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April 23: Hadassah Hospital
Today we went to see the famous Marc Chagall windows at the Hadassah Hospital in Ein Kerem. Following that we decided to go to the Wall to schedule a tour of the Tunnels since tickets need to be purchased in advance.
In the evening we walked to a choral concert at the Jerusalem Theatre. Good day.
We did see preparations for the Memorial celebration in the Jewish Quarter. While we knew it was going to be tomorrow night, we were reminded once again that the Old City is a place we don't want to be near tomorrow because of possibly violent Arab demonstrations against Israel's right to exist.
This morning my wife woke up before I did—a rare occurrence. But only after I heard the computer-generated voice say “It’s 10 o’clock” did I get alarmed. I had slept almost 10 hours—another rare occurrence. Damn! As my wife and I had previously deliberated, we were supposed to go no later than 10:30 to see Marc Chagall’s twelve stained-glass windows representing the tribes of Israel. Slightly disoriented, I labored out of bed to make some coffee. When I saw my wife at her computer, I asked her why she had let my stay in bed so long. She, not at all concerned, said that she had just gotten up herself. Well, she might be uncharacteristically blasé about our appointment, but I rushed (only after the coffee kicked in) to get ready. After zipping through my morning ablutions, thrashing around to find my clothes, and not too delicately eating my breakfast, I realized that it was indeed too late to view Chagall’s masterwork at the Hadassah Hospital synagogue in Ein Kerem. And yet my wife, who I discovered was still in her nightgown and had only sipped a bit of coffee, seemed quite content.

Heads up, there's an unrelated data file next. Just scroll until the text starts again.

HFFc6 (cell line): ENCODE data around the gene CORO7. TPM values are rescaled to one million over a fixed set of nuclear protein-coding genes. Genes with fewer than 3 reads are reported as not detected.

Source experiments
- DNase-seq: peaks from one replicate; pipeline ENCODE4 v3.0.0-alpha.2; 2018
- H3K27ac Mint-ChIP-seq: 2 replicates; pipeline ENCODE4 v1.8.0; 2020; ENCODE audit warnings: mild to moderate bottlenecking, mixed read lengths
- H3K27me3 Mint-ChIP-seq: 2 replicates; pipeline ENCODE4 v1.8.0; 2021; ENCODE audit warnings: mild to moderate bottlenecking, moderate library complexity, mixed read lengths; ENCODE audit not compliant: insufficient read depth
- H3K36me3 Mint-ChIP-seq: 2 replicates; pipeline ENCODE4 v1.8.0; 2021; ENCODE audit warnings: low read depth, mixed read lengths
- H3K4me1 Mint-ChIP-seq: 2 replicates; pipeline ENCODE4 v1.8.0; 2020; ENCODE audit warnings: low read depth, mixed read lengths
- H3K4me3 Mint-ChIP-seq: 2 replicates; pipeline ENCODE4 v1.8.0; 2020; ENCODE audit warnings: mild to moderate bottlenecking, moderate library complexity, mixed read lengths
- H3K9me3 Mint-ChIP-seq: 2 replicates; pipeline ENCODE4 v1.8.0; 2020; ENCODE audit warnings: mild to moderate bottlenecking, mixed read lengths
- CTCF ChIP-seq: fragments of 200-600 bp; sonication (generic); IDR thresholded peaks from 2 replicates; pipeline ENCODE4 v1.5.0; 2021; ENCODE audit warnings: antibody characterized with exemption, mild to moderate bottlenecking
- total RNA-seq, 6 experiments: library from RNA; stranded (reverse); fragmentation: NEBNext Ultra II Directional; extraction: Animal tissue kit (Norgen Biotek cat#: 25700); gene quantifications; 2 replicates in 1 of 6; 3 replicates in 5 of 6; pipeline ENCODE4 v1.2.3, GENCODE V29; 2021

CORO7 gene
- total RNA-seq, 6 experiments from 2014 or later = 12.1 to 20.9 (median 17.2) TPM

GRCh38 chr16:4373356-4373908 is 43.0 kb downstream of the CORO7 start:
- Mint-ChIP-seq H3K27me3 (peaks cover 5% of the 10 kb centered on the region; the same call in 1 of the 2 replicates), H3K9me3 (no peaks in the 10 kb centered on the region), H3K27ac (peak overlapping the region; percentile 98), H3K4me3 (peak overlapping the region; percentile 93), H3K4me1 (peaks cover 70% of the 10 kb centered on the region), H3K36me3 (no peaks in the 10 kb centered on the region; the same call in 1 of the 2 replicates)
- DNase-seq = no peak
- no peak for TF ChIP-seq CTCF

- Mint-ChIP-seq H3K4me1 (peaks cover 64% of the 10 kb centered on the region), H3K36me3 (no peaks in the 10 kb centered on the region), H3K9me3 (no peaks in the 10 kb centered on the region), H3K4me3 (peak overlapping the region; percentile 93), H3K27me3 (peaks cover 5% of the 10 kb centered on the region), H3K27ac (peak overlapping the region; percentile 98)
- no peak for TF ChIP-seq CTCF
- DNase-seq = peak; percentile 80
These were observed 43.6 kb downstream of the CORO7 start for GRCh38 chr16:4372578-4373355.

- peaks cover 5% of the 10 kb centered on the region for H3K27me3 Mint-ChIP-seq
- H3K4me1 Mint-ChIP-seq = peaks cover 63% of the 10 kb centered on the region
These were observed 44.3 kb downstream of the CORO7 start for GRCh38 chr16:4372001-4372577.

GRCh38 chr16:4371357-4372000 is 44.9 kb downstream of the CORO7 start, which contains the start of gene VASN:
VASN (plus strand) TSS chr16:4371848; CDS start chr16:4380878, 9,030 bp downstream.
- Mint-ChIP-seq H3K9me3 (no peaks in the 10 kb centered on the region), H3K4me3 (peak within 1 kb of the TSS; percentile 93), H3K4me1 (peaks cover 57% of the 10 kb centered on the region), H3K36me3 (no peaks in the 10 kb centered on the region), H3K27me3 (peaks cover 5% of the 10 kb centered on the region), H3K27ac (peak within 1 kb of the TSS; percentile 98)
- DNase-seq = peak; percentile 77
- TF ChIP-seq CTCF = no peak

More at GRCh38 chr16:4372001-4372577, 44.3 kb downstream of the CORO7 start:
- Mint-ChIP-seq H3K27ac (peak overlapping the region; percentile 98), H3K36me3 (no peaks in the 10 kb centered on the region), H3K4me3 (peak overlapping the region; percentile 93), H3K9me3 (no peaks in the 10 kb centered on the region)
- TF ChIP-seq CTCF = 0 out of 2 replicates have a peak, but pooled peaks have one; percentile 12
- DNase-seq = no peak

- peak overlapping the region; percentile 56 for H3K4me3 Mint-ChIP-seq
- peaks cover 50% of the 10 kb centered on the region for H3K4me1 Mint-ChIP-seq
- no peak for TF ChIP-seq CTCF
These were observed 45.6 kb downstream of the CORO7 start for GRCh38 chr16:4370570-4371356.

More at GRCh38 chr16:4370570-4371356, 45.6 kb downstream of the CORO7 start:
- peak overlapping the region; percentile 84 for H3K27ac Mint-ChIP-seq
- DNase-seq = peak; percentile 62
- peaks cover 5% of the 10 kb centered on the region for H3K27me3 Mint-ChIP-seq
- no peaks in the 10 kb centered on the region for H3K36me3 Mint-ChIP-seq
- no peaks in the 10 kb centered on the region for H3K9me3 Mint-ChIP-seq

We now had only a few hours before attending a 5:00 chamber music concert at the nearby Jerusalem Theater. It was my responsibility to figure out where to go and how to get back in time. First I consulted my watch. Another setback. It was almost three hours slow, and I had just had a new battery put in it yesterday. Damn! It must be broken. My wife didn’t bring hers to Israel, and our cell phones are inactive as well. I began to say Kaddish for my old, reliable timepiece until I looked up. For the first time this morning, I noticed the kitchen wall clock. The time was 8:15, the same time that my watch had indicated. How could my watch and the clock both be three hours slow? Feeling as if I were in the Twilight Zone, I then asked my wife what was the real time. She serenely said that it was still early. I had evidently misheard the time voiced by the computer while I was wriggling around in bed, half asleep.
Now I have a question. Did my wife knowingly let me think that we had only a few minutes to take the bus to the hospital synagogue, or was she so caught up in her computer emails that she was oblivious to my plight? I think I’ll give her the benefit of the doubt—otherwise, I might need the benefit of clergy.